Wednesday, August 8, 2011
Hi. While spending money to put everyone back to work may be necessary – although our President and Congress haven’t a clue how to do that – there are some things that we can do immediately that won’t cost anyone a dime.
One is a suggestion I heard from someone being interviewed the other day on MSNBC. Unfortunately, I can’t remember who was talking, if the idea was even his, but it’s simple. Instead of giving people unemployment compensation, give them chits which can be redeemed either for money or by prospective employers. Suppose, for example, that an employer is reluctant to hire a person who, for this particular job, would be paid $40,000 per year. Okay, let the unemployed person give that employer his chits, the total value of which might be, let’s say, $10,000 over the next year. (I’m making this stuff up, but hopefully you’ll get the point.)
If the employer can redeem those chits, on an ongoing basis and not as some future tax credit that’s not going to affect his behavior, they’ll have the effect of reducing the cost of hiring that person to only $30,000 – and that might make a difference. Perfect? No, but it’s an example of a good idea that recognizes that, in the face of serious, widespread, it may help to pay employers, in real time which is the key, to put people back to work, and not just pay people while they’re unemployed. Leave it to the unemployed person to use his chits as he or she sees fit, but let the prospective employer be able to cash them in if he hires that person. Don’t just discontinue unemployment support as soon as the unemployed person finds a job.
Another idea would be to use funds we would spend for unemployment benefits to help relocate families to places, to other cities and states, where employment is available. Many unemployed find themselves stuck in the communities where they lost their jobs, waiting for local employers to recover which could take forever, if ever. Part of the problem with this continuing recession is that the economy is in the process of restructuring itself geographically. Simply put, jobs are moving and, in the process, there are places in the country where companies are looking for people who are unemployed elsewhere, but who don’t know about those openings and can’t afford the costs of relocating their families even if they did, know about them that is.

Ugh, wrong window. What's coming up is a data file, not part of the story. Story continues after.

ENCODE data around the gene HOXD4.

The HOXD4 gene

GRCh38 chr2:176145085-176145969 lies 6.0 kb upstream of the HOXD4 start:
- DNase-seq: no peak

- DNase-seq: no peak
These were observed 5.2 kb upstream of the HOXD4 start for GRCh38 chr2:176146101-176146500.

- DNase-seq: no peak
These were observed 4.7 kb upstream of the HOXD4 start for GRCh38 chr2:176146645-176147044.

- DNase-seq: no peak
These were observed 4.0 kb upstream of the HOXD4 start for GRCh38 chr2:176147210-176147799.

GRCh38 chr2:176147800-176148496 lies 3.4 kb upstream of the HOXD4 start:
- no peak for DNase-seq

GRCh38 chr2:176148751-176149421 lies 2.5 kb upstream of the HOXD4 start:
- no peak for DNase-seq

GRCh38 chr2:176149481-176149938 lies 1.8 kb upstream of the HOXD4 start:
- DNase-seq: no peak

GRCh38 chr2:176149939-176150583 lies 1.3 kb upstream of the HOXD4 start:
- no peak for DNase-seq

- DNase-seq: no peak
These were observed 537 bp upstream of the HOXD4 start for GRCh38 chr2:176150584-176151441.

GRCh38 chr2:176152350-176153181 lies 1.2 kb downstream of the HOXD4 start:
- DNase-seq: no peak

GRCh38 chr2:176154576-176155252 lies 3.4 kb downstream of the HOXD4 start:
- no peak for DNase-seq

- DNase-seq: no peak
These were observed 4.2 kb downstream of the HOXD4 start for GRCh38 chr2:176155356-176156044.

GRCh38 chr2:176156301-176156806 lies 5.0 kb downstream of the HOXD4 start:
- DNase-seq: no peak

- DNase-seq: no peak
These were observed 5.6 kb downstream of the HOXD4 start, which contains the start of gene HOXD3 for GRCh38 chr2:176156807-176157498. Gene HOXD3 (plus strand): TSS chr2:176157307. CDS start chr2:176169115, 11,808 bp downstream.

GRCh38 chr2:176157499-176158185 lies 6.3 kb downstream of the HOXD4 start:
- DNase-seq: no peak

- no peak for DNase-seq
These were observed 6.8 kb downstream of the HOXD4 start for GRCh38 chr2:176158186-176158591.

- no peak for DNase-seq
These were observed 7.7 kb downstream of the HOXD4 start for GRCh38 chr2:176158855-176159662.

One more… Discontinue the policy of giving other countries and special causes foreign aid in the form of money in favor of goods and services we manufacture domestically, with special focus on the products of companies who have laid off people and are operating below capacity. With respect to “special causes,” for example, we need to do what we can to help the hundreds of thousands who are starving and otherwise suffering in Somalia. Fine. Don’t send money or goods in token amounts. How lazy and insensitive is that? If we’re going to help them, let’s do it – and do it in a way the generates employment. Mobilize American industry to provide food, water, shelter, medicines – whatever it takes to help these people as best we can, and do it in a way which increases the demand for American labor. What better way to help put our people back to work? And doing the same for our countrymen here at home who need help wouldn’t hurt.
Oh, and stop… Will President Obama and Congress puh-lease stop talking about using public works projects and new industry development (such as for the greening of America) to put people back to work? Please, stop it. These projects take forever and will not likely produce any significant, immediate demand for the specific unemployed people we need to get back to work. Ask yourselves instead, where are there jobs begging to be filled, and what can you do to increase the need for employees elsewhere by increasing the demand for specific company products and services. “When?” (If you need to ask, you really are part of the problem.) Now. Not over the next 5, 10 or 20 years. Right now.
So, I came up with three suggestions. Any ideas you’d like to recommend?